3. In a large mixing bowl, cream together the vegan butter and sugar using an electric hand mixer for 3-4 minutes,
or until creamy and fluffy. Add the egg replacer mixture, vegan cream cheese and vanilla, beating until just combined. Gradually add the flour mixture, beating to form a stiff dough. Form the dough into two discs, wrap inplastic wrap, and refrigerate for 6 hours or overnight.
4. On a lightly floured surface, roll out the dough to about 1/4" thickness (if it is a little hard and dry from the fridge, wait a few minutes). Using floured cookie cutters, cut out your cookie shapes, and place each on the prepared baking sheet about 1" apart. Bake for 12-14 minutes or until golden brown around the edges. Transfer to a wire cooling rack to cool completely before decorating.
Yield: About 3 dozen cookies
Note: Don't let the "vegan" ingredients scare you off. The Ener-G egg replacer is available in most health food stores or online. Recipes call for such a small amount, that I've had the same box for more than a year. So skip the eggs, and buy a box and keep it on hand. The vegan cream cheese and vegan margarine are available in most mainstream stores nowadays, including Stop & Shop, C-Town, Key Foods, Price Chopper, Safeway, Albertson's, Publix, etc. and of course, Trader Joe's and Whole Foods.
Here's Charlotte mixing up the ingredients....
...and licking the spoon (no salmonella worries because there are no eggs).
The next day we rolled out the dough and cut it into egg shapes...
Now for the best part....the ICING. Food coloring is bad news for many reasons...there's a lot of controversy surrounding its toxicity, and of course most aren't vegan. There are vegan alternatives available sold in stores and online, but I was determined to find a fruit or vegetable (of any vegan food for that matter) that I could use to color my icing...and with the help of the internet and my professional baker friend, Sarah, I found one! I used raspberries and the icing came out perfect-- it was a beautiful, vibrant shade of pink.
Raspberry Icing Recipe:
1/2c. vegan butter
10oz. bag of frozen raspberries (thawed)
4c. powdered sugar
1-2Tbsp soy/rice/almond milk (if needed to thin it out)
1) Boil raspberries on medium heat until thoroughly mixed into a sauce (about 4-5min).
2) Mix raspberries and butter in large bowl.
3) Add one cup of sugar at a time. Mixing in-between cup additions.
4) Add vanilla, and mix. If the icing is too thick at this point, add one to two tablespoons of soy milk to thin.
Time for decorating the cookies with the raspberry-flavored icing and sprinkles...
Note: You can order organic, vegan sprinkles online.
HOPPY Easter to all!
Marsha from The Institute of Humane Education shares some very valuable tips for raising kind and compassionate children. As parents, it's our job to model and guide the behaviors we wish to see in our kids...and this post will show you how to do that. It will re-energize you....and make you rethink your role as a parent. These seven insightful tips should be on your "to-do-list" everyday!
Teaching a child not to step on a caterpillar is as valuable to the child as it is to the caterpillar. - Bradley Miller
Guest blog by Marsha Rakestraw from The Institute for Humane Education (IHE)
When people are asked to list the best qualities of humans, kindness and compassion are always at the top of the list. We're able to be compassionate with others in large part because we can empathize with them. Empathy and connection are key to a healthy, compassionate person (and a healthy, compassionate world), and studies show that we're innately wired to be empathetic; even at a very young age we demonstrate (and show a preference for) empathy.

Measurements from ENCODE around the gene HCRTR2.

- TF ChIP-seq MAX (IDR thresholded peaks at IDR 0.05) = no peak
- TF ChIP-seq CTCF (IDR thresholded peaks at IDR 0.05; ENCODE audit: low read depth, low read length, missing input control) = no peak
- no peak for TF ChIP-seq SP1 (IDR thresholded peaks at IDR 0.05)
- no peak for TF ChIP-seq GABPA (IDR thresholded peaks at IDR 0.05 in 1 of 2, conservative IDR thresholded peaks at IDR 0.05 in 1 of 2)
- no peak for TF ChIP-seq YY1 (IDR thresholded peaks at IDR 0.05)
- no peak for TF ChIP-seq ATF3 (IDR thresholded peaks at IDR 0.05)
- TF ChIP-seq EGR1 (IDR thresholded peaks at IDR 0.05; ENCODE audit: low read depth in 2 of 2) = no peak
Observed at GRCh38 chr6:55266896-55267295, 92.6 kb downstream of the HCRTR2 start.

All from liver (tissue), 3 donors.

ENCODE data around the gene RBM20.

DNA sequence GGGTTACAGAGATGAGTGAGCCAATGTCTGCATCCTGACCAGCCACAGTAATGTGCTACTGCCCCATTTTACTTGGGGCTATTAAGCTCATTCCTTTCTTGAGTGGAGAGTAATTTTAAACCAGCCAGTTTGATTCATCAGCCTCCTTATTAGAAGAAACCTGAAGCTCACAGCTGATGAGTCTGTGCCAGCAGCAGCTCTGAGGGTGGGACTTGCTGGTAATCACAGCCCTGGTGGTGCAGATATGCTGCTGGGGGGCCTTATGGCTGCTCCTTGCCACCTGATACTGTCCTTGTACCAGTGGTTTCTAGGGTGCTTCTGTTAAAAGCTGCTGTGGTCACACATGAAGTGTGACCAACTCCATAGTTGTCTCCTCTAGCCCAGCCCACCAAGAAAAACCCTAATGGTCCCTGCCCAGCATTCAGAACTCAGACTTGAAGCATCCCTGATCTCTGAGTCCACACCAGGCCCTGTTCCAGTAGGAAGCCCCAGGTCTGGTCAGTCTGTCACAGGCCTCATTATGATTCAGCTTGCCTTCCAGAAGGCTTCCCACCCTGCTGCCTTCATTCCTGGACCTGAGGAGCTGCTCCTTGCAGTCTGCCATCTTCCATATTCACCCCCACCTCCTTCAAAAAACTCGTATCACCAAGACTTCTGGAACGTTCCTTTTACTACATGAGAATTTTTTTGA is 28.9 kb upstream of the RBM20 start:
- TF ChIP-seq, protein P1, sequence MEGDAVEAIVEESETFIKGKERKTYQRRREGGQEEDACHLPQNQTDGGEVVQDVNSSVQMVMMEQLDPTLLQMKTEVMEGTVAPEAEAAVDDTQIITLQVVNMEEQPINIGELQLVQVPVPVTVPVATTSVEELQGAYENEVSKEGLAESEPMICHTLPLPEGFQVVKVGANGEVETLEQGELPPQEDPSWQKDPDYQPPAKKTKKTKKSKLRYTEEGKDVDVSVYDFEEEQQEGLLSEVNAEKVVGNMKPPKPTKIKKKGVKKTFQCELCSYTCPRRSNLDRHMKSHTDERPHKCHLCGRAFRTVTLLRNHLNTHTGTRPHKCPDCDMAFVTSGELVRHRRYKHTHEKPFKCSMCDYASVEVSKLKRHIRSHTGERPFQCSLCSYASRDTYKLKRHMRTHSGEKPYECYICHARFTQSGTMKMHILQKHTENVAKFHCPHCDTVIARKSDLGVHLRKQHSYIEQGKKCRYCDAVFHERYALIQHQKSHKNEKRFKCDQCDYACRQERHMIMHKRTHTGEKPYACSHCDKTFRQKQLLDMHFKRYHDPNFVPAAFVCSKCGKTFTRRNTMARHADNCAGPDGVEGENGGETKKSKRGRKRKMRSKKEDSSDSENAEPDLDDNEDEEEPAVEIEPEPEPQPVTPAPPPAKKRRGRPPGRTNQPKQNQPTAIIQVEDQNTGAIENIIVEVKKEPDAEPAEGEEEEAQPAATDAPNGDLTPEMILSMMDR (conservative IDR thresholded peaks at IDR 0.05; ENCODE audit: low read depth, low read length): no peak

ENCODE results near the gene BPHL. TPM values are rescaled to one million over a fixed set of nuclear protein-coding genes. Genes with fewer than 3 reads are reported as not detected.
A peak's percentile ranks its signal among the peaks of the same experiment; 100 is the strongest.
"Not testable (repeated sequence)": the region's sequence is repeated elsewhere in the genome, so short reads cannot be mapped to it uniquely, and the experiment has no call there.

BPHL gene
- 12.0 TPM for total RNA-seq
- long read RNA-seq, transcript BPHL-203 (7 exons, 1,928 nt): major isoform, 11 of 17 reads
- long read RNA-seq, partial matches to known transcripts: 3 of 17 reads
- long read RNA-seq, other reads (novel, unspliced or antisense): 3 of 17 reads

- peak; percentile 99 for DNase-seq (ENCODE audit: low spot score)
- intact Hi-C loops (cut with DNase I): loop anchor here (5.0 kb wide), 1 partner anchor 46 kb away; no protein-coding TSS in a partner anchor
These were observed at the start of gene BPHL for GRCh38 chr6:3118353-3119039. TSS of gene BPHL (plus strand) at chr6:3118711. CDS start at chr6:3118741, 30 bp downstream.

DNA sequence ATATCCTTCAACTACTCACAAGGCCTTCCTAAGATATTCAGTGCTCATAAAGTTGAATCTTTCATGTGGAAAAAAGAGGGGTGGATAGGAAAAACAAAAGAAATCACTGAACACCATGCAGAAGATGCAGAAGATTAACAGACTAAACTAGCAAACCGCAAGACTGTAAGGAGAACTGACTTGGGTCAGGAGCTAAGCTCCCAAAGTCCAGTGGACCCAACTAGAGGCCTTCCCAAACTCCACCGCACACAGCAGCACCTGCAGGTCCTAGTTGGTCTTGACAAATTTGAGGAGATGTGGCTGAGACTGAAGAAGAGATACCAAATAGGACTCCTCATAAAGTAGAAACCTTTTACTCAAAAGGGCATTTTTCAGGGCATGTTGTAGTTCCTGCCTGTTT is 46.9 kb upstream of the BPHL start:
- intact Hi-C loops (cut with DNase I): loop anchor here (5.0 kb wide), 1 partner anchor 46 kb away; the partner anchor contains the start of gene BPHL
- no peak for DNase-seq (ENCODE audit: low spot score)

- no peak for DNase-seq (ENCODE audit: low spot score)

But in a culture dominated by violence, cruelty, and self-absorption, empathy and compassion must be nurtured; and studies show that young people are becoming less empathetic than in generations past. It is during the early years that the foundation for our children's beliefs and behaviors are formed. As your child's first and most important teacher, parents have an important opportunity to start building pathways to kindness and compassion for people, animals, and the earth, starting when children are very young.
Here are 7 tips for helping nurture compassion in your children:
1. Educate yourself about ways to be compassionate to people, animals, and the earth, so that when your child starts asking questions and exhibiting behaviors that do (or don't) reflect your family's values, you have the knowledge to help. Additionally, as your child gets older s/he will be exposed -- through media, friends, school, and other sources -- to messages and values that may not value compassion. By educating yourself and maintaining mindfulness, you'll be ready to take action to help protect and nourish your child's sense of compassion for others. There are a variety of resources available (including those in IHE's Resource Center).
2. Model a message of compassion. Every day you are modeling a message, and your children are watching and learning from everything you say and do. Are you modeling the message you want to convey? Consider your choices: the food you eat, how you get from place to place, the way you communicate, the products you buy, and all your other daily choices. Do they reflect your values of compassion toward animals, people, and the earth? If your actions don't match your values as much as you'd like, start making small changes, and talk to your children about why you're choosing differently.